Wheelchair innovations named top assistive tech of the decade

Wheelchair innovations have been named as the most important revolution of the last decade for, and by, people with disabilities. The IET gathered the views of almost 300 people with a disability to release a list of the top ten innovations, which includes:

  • Enhanced battery capacity for wheelchairs
  • AI hearing aid (able to detect multiple environmental sounds and reduce these at each frequency range to improve the clarity of speech
  • Wearable tech for people living with Parkinson’s
  • SMART belt to detect seizures
  • LUKE – a smarter prosthetic arm
  • App-enabled pacemaker
  • Bionic eye
  • Mindfulness apps for people with severe anxiety
  • Kenguru car (a vehicle for people in wheelchairs)
  • (JOINT 10th) EnChroma glasses (correct colour blindness) AND Kaspar (robot to help children with autism)

Life-changing impact

Technology has changed the way we all exist but for many people with a disability, it can often have profound effects. Two thirds (67%) of those surveyed agree that innovations have greatly improved their lives and four in ten (41%) say they have become more independent as a result. For one fifth (22%) technological developments have provided them with greater access to venues and events and the same number say tech has brought them closer to their able-bodied peers. In fact, technology has played such a large role in many disabled people’s lives that a third (33%) believe the impact of tech has been greater than that of policy.

Alongside this research, the IET has shared its predictions for the most important assistive technology developments for the next decade. It is working with London 2012 ParalympicsGB superstar, Dame Sarah Storey, to celebrate the incredible assistive tech innovations that have changed people’s lives.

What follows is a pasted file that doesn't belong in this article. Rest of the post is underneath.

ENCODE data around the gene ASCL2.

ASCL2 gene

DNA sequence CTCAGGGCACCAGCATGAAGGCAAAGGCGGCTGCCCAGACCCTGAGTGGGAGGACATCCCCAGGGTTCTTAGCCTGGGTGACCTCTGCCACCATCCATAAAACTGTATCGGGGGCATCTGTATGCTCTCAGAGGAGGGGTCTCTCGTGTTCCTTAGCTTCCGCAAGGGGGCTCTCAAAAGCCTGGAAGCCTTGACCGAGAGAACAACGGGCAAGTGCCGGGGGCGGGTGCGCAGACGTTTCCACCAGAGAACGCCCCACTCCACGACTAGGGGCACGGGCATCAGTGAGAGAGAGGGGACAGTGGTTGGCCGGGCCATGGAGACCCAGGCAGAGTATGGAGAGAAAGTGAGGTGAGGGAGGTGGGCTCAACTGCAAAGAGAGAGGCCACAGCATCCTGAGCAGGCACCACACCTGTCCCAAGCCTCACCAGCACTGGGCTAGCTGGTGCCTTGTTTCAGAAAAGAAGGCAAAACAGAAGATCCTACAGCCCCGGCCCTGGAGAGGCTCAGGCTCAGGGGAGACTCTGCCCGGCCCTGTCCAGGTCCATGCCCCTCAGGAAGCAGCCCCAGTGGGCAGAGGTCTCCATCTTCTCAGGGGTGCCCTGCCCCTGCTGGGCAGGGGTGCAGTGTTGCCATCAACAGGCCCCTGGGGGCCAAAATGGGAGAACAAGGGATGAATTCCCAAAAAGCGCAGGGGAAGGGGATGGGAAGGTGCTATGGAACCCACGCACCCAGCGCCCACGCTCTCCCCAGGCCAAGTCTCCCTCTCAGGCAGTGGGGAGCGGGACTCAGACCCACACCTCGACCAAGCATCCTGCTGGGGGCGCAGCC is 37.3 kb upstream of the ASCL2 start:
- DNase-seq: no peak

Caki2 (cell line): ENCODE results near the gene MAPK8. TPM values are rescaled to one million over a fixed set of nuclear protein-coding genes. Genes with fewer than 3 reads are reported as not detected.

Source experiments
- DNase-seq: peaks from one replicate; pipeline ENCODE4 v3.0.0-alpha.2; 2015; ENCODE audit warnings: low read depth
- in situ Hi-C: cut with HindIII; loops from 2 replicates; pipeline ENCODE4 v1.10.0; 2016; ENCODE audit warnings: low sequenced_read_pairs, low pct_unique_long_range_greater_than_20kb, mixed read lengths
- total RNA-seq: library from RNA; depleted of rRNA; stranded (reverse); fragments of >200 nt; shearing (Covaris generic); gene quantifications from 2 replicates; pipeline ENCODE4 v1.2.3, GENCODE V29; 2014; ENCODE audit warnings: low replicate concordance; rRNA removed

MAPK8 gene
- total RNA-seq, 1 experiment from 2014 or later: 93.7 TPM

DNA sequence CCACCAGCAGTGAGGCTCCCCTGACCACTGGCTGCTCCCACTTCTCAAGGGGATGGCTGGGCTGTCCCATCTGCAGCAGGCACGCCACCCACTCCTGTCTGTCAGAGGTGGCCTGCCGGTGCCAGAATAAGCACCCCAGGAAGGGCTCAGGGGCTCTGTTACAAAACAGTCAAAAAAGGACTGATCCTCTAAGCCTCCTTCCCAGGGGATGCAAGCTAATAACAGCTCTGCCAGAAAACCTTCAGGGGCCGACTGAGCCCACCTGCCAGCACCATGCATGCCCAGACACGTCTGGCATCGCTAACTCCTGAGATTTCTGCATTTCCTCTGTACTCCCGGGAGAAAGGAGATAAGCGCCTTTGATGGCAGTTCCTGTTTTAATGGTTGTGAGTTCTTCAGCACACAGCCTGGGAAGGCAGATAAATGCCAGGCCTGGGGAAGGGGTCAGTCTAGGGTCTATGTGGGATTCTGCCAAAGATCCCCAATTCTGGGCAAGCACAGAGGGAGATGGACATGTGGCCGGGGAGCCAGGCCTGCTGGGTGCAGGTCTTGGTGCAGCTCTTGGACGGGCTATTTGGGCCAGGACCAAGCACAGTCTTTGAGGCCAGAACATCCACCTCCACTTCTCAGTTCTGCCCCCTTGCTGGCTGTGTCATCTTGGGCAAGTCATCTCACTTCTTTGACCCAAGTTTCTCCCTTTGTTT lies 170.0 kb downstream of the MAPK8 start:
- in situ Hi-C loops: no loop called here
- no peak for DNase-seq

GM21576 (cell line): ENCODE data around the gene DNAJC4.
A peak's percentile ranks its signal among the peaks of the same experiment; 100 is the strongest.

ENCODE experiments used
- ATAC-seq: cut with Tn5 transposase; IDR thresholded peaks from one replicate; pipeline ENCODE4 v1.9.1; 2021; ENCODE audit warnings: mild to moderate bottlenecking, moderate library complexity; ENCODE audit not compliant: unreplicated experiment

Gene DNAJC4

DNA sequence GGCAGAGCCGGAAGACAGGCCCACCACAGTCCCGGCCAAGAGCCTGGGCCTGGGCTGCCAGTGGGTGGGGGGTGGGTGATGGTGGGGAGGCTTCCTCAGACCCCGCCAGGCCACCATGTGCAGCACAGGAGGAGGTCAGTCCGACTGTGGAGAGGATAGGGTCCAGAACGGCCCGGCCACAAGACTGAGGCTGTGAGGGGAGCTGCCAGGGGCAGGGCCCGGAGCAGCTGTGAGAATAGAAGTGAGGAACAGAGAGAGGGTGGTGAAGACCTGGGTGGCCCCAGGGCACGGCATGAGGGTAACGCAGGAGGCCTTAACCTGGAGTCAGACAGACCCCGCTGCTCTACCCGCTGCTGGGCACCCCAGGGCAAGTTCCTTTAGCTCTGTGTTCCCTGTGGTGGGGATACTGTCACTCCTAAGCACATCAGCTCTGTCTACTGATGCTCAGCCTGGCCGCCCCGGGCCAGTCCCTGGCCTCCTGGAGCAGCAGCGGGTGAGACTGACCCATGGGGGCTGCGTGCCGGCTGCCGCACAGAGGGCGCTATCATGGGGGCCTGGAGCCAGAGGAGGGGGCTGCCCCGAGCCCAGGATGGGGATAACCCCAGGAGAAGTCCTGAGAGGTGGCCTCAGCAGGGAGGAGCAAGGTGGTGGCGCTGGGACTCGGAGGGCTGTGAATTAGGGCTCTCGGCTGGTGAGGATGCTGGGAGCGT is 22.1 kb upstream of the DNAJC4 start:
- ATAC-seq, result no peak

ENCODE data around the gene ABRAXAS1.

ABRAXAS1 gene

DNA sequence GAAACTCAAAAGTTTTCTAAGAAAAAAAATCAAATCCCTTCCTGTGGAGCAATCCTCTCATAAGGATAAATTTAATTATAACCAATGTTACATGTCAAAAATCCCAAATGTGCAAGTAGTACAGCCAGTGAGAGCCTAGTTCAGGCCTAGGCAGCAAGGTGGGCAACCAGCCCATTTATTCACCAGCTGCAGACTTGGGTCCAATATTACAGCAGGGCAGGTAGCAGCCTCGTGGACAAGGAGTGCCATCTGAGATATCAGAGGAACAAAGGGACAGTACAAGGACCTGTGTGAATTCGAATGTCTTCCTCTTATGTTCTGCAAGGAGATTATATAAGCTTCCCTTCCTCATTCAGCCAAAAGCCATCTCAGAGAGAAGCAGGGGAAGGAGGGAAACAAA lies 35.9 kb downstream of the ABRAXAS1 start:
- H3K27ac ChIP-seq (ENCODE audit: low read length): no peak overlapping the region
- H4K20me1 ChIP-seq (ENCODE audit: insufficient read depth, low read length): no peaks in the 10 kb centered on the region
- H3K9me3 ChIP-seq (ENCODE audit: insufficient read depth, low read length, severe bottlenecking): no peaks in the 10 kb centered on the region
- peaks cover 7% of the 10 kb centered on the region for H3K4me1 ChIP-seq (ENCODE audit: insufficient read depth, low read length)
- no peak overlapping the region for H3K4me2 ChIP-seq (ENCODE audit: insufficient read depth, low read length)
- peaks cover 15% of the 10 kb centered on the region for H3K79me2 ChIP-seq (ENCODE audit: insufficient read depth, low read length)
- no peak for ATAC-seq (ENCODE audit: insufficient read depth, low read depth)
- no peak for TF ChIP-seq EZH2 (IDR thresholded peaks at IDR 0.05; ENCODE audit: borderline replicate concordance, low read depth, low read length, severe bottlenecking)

Dame Sarah Storey, a ParalympicsGB hero of London 2012, said: “It’s phenomenal to see how far assistive tech has come over the past decade. Whether it’s increasing people’s independence or helping them to connect with others, these innovations have a profound impact on people’s everyday lives. The work the IET is doing to support the developments in assistive tech is integral to striving towards a more equal future for all.”

Dr Guy Gross from IET’s Healthcare Committee comments: “Just ten years ago, electric wheelchair batteries would only allow users to go to the shops and back a couple of times before needing a recharge. Now, battery-life has increased to allow more than 30 miles between charges meaning wheelchair users enjoy significantly more independence and reduced concern over being left stranded without power. This is just one advancement in a whole host of developments within assistive technology, which we will see ladder up to creating a better way of life, and more opportunities for all.”

Looking to the future

Two-fifths of the disabled people questioned are optimistic about what the next decade will offer them and there is particular excitement on the potential benefits offered by robotic prosthesis (24%), driverless cars (15%) and AssistiveTouch (11%). The IET’s predictions for the biggest innovations of the next 10 years include:

  • A SMART grid for healthcare – to help spot patterns of behaviour and symptoms that can’t be tracked in the handful of hours people usually spend in front of a healthcare professional
  • Advancements in artificial organs - such bionic hearts and lungs, enabling people to live longer
  • Auto self-driving cars - enabling disabled people who can’t usually leave their homes without relying on someone else to have their own independence
  • VR and AR tech guidance systems - providing remote care